The first thing you should do with your parent’s investments is take inventory of what they have in the first place. Statements are a good starting point, but check out past tax returns to see if they had tax slips from companies that are not included in their investment statements.

It is not uncommon, for example, for someone to own shares of a company that are held with a custodian, or shares of an insurance company they received because they owned a life insurance policy when the Canadian insurers demutualized in the 1990s. They may not get an investment statement in this case — possibly just a T5 slip each February. T5 and T3 slips will help you match up investment income to investment accounts.

Once you have everything summarized on one page, you can take stock of whether they have enough money to fund their future expenses, whether on your own or with the help of a professional. You can also get a sense of what they are invested in and whether they have a suitable overall asset allocation.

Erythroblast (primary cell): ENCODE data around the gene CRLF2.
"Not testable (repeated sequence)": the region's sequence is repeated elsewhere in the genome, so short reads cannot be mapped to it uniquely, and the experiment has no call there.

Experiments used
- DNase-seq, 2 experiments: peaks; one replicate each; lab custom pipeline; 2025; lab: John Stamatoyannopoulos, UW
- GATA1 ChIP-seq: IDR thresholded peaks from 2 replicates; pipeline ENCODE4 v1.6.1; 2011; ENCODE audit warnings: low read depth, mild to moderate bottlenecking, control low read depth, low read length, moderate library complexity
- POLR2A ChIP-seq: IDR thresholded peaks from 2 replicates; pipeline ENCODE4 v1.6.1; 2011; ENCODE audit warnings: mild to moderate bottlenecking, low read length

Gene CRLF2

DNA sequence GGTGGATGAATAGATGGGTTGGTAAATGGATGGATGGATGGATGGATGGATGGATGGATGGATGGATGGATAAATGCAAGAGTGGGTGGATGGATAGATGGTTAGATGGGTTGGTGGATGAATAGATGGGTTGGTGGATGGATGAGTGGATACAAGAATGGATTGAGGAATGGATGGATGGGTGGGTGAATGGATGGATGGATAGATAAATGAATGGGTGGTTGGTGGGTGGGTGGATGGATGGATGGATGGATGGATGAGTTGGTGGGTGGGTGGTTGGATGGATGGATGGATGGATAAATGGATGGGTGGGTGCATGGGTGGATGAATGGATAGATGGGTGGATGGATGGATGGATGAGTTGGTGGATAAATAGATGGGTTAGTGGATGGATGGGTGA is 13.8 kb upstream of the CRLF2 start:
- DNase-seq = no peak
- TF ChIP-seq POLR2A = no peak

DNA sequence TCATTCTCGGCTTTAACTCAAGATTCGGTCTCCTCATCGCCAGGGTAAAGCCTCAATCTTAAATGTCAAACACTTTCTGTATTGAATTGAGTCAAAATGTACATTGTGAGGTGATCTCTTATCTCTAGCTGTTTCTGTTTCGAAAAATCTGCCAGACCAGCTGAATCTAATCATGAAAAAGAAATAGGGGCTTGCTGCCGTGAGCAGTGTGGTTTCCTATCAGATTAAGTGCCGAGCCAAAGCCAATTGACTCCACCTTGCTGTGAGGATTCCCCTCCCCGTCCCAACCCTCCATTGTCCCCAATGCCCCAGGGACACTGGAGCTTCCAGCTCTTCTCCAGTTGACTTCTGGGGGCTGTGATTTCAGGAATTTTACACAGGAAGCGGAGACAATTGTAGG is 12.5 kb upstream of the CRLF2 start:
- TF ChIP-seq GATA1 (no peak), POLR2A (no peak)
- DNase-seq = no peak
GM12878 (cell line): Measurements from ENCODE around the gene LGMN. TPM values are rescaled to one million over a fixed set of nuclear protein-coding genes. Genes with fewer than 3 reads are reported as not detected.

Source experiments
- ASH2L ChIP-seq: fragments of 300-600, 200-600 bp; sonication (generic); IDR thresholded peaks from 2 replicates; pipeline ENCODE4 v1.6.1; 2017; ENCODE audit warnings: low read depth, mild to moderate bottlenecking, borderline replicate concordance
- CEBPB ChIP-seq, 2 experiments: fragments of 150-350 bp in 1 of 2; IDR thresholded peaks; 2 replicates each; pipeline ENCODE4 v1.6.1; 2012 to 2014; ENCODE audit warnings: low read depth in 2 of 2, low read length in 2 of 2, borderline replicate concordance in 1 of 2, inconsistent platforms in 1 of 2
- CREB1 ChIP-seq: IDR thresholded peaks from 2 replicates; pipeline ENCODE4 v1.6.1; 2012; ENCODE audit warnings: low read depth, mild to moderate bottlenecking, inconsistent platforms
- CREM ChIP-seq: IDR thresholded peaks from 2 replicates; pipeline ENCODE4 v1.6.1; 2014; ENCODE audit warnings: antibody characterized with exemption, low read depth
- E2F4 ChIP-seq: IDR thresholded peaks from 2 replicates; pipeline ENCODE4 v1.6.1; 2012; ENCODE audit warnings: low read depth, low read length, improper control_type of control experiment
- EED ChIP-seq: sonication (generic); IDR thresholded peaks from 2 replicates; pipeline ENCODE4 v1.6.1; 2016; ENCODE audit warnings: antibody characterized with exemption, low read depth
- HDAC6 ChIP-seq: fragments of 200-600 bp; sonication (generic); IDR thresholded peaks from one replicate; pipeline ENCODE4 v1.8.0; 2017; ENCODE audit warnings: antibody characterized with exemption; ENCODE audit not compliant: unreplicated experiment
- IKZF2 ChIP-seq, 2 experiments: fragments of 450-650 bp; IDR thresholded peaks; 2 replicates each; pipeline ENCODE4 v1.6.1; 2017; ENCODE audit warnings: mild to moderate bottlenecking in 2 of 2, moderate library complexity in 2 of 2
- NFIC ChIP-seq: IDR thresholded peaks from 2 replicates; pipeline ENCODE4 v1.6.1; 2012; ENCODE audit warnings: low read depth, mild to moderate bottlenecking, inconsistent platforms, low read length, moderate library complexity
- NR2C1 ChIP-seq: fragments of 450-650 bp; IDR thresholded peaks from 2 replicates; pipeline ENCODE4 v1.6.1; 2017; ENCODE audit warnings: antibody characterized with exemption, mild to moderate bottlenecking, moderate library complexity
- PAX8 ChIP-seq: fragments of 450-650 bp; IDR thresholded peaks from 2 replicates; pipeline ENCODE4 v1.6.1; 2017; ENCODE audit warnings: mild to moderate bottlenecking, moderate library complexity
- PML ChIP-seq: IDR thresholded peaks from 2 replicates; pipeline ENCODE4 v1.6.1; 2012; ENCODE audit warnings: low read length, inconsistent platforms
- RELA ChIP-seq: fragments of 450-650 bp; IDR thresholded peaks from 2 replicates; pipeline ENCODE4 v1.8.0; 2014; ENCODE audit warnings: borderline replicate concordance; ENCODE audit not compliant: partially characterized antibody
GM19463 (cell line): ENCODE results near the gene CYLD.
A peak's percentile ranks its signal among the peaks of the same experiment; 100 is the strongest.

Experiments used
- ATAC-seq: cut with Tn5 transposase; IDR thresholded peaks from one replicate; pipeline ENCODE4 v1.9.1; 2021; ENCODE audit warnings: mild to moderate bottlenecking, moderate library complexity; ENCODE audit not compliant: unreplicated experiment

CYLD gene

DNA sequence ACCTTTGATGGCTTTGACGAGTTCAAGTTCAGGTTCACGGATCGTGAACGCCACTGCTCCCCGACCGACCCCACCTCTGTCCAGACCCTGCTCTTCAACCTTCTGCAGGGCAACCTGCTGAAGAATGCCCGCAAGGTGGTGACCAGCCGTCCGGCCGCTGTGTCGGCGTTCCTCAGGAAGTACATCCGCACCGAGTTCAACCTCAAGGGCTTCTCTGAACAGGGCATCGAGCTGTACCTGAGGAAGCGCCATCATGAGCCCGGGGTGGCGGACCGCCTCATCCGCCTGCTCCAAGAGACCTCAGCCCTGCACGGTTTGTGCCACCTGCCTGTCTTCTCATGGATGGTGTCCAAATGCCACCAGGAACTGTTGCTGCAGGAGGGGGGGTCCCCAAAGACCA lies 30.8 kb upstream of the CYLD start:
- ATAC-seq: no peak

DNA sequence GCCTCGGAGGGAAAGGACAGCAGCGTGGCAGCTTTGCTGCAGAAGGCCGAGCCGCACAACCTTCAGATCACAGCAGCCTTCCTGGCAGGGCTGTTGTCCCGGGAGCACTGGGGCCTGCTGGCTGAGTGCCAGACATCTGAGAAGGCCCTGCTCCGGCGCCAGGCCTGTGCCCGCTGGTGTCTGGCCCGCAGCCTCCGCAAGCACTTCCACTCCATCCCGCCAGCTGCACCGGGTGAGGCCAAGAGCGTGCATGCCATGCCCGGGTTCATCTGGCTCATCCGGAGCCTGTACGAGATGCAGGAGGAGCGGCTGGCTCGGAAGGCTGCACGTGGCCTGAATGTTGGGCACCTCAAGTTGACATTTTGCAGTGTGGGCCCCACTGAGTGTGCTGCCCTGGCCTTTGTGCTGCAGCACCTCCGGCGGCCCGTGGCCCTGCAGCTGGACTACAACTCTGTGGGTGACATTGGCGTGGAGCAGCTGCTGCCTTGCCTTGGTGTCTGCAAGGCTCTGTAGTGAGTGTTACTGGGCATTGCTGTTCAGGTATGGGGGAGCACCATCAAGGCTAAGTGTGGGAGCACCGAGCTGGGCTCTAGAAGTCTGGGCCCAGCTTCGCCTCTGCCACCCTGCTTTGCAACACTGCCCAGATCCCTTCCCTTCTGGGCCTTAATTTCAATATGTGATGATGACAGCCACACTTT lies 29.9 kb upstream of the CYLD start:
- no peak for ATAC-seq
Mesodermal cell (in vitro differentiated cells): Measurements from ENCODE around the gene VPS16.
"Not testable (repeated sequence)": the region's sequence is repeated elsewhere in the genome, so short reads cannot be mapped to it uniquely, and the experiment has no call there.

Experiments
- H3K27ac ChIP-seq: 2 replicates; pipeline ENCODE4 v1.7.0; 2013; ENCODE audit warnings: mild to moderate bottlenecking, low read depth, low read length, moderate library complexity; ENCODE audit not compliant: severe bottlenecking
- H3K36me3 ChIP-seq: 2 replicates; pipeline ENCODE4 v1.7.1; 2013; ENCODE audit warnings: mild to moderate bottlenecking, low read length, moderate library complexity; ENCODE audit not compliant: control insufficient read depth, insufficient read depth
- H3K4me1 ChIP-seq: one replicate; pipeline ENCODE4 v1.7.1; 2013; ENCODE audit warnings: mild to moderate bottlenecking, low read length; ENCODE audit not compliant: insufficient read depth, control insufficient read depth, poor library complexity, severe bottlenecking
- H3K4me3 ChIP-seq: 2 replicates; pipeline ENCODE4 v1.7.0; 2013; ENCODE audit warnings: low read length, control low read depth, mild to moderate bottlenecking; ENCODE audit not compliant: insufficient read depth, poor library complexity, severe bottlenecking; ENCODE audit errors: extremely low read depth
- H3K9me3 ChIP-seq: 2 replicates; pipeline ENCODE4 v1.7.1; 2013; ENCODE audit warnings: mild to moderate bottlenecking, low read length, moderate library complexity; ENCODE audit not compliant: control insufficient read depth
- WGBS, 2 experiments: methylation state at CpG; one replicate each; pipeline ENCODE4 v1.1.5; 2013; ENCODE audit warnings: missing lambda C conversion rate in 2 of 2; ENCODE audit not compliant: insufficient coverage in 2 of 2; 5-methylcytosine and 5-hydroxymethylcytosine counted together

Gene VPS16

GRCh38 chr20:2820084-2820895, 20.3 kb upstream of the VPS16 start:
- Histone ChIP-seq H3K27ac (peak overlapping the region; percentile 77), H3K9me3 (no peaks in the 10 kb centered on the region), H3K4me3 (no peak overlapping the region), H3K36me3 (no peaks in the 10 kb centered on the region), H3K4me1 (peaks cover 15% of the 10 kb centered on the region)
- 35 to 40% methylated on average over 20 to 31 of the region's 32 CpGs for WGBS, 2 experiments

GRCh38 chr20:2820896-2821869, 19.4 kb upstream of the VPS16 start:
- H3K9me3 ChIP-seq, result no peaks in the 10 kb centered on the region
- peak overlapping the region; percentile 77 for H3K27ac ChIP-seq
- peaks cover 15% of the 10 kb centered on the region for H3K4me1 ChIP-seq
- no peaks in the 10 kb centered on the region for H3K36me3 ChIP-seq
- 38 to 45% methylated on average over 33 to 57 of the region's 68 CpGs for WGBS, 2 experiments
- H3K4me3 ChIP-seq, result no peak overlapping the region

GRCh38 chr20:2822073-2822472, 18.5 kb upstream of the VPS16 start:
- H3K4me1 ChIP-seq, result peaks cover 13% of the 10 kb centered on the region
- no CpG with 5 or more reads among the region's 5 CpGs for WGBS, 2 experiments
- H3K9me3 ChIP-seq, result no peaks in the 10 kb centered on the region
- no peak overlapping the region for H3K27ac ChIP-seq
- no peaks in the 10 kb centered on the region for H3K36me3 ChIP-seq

My experience has been that older investors are more prone to having their savings stashed in high-fee mutual funds that were the only investment game in town in the 1980s and 1990s. The available alternatives have significantly evolved over the past 20 years. You should be considering whether your parents are paying a reasonable fee for their investments and whether their asset allocation is appropriate.

If you find yourself solely responsible for their investments or you have the green light from a parent to consider alternatives, avoid the tendency to do things the way they have always been done. A different investment strategy or a different investment company may be well worth pursuing.

Be mindful of tax considerations from selling investments and most importantly, treat the money like it belongs to your parent. Some children have a tendency of treating what could someday be their inheritance like it belongs to them before it really does.